Closely held grocery chains Publix Super Markets Inc., Wakfern Food Corp., Associated Grocers of the South Inc. and Meijer Inc., along with OSI Restaurant Partners LLC, sued the poultry producers Tuesday in federal court in Chicago. The complaint cites chicken purchases from 2008 to 2016.
Kroger Co., the largest U.S. supermarket chain, filed a suit dated June 29 with Albertsons Cos. and Hy-Vee Inc. dated June 29 in Chicago making similar claims against chicken producers.
"We are disappointed by the recent case filed by our customers," Tyson spokesman Worth Sparkman said Tuesday in an email. "The lawsuits are unfounded, and we are determined to defend against these baseless claims."
Tyson's shares rose 0.6 percent to $66.83. Pilgrim's Pride climbed 0.5 percent to $19.60. Supervalu advanced 0.9 percent to $21.32.
-- Bloomberg News
Ford urged to recall Explorer over fumes
DETROIT -- A nonprofit auto safety advocacy group is asking Ford to recall 1.35 million Explorer SUVs because of continued complaints of exhaust fumes in the passenger compartments.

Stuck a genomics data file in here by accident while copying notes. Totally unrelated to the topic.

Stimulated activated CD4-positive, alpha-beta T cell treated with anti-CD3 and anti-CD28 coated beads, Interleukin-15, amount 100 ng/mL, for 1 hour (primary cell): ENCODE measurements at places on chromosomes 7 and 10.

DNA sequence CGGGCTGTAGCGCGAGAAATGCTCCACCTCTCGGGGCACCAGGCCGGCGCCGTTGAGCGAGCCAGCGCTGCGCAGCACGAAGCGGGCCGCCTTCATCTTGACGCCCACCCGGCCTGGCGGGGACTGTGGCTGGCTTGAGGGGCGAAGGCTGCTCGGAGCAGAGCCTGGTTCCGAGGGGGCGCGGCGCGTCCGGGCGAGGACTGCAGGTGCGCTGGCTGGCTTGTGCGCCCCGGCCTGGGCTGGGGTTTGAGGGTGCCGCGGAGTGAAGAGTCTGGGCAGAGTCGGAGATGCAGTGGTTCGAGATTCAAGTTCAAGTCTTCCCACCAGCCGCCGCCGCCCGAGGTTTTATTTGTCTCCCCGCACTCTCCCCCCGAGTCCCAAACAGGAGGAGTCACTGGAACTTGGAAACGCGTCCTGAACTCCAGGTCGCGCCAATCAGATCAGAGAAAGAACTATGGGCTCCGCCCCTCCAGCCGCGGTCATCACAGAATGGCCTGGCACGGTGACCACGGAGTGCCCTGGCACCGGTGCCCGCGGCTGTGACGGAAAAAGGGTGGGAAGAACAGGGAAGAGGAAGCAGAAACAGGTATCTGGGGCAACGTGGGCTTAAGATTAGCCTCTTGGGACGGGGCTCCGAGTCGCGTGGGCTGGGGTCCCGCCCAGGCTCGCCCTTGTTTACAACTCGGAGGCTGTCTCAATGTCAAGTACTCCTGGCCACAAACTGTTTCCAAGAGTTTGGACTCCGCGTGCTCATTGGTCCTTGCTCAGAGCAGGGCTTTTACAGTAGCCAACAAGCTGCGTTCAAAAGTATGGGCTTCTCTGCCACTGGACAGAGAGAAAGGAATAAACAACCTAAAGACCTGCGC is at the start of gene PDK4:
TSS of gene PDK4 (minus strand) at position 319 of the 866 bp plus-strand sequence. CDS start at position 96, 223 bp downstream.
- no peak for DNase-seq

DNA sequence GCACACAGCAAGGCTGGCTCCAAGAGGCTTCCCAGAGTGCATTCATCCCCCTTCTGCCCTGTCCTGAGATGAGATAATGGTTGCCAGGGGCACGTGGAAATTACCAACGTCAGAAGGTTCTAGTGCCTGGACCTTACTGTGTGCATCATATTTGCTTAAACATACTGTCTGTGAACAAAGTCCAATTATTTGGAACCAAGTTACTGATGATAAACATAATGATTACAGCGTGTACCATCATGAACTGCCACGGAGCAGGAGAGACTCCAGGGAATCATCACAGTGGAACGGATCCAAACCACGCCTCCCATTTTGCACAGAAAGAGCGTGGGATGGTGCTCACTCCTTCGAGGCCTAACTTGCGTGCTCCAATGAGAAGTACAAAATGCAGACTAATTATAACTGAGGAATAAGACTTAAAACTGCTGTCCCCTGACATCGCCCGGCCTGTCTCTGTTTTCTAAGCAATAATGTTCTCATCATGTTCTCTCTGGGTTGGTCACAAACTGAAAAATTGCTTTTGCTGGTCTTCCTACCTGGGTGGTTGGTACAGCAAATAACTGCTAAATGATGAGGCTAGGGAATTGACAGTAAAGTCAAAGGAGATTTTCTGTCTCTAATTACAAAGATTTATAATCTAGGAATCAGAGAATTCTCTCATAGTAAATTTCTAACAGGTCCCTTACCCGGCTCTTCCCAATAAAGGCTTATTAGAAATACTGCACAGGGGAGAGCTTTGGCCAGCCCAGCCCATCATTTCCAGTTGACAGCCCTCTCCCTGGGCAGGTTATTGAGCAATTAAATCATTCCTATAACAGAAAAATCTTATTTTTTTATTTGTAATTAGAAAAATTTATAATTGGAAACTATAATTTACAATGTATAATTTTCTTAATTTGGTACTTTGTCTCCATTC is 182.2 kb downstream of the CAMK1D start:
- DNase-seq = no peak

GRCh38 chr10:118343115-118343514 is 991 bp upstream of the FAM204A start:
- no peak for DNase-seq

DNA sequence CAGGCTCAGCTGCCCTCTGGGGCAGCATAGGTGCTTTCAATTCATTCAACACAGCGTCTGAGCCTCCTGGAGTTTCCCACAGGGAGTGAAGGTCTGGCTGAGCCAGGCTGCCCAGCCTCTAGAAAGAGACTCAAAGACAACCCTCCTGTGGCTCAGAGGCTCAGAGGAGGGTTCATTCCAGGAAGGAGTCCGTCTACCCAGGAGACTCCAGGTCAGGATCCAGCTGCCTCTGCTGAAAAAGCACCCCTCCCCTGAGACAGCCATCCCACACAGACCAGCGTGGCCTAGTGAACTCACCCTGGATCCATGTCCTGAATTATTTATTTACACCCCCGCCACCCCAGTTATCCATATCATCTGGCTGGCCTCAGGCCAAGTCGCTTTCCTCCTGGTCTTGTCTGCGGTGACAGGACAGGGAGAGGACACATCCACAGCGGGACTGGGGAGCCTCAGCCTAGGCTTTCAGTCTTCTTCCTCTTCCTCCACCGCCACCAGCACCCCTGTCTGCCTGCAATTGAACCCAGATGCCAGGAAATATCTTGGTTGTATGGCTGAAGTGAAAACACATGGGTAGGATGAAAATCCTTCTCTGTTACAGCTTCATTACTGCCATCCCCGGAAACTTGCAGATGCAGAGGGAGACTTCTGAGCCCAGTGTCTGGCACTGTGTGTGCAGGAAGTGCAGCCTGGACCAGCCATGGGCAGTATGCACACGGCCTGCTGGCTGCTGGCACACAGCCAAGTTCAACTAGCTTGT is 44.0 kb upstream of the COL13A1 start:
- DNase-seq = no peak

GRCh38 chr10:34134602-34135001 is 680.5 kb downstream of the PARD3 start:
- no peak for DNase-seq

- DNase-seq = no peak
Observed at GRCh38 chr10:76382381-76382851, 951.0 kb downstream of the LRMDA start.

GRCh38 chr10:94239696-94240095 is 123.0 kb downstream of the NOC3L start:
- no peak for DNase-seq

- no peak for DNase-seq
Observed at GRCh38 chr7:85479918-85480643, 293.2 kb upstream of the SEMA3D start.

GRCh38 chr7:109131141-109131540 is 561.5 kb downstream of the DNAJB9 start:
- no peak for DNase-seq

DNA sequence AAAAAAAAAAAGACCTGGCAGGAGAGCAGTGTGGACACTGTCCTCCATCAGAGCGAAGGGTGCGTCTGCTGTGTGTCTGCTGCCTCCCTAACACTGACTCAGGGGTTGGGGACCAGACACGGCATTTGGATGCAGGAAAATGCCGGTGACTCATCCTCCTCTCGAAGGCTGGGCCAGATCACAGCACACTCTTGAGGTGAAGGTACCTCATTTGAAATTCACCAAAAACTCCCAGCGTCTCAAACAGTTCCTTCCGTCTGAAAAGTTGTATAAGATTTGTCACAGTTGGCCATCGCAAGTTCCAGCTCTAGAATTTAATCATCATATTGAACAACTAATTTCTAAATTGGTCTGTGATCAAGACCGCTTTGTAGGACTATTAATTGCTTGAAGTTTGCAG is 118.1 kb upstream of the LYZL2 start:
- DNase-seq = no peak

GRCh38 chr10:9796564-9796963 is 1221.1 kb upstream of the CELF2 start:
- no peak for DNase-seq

The Center for Auto Safety says it found 44 complaints in a government database about fumes and potential carbon monoxide after owners had taken Explorers in for free repairs in a Ford customer service campaign that started last October.
The center made its request in a letter to Ford CEO Jim Hackett this week.
The National Highway Traffic Safety Administration has been investigating the problem for two years in police and civilian Explorers from the 2011 through 2017 model years, but it has not reached a conclusion.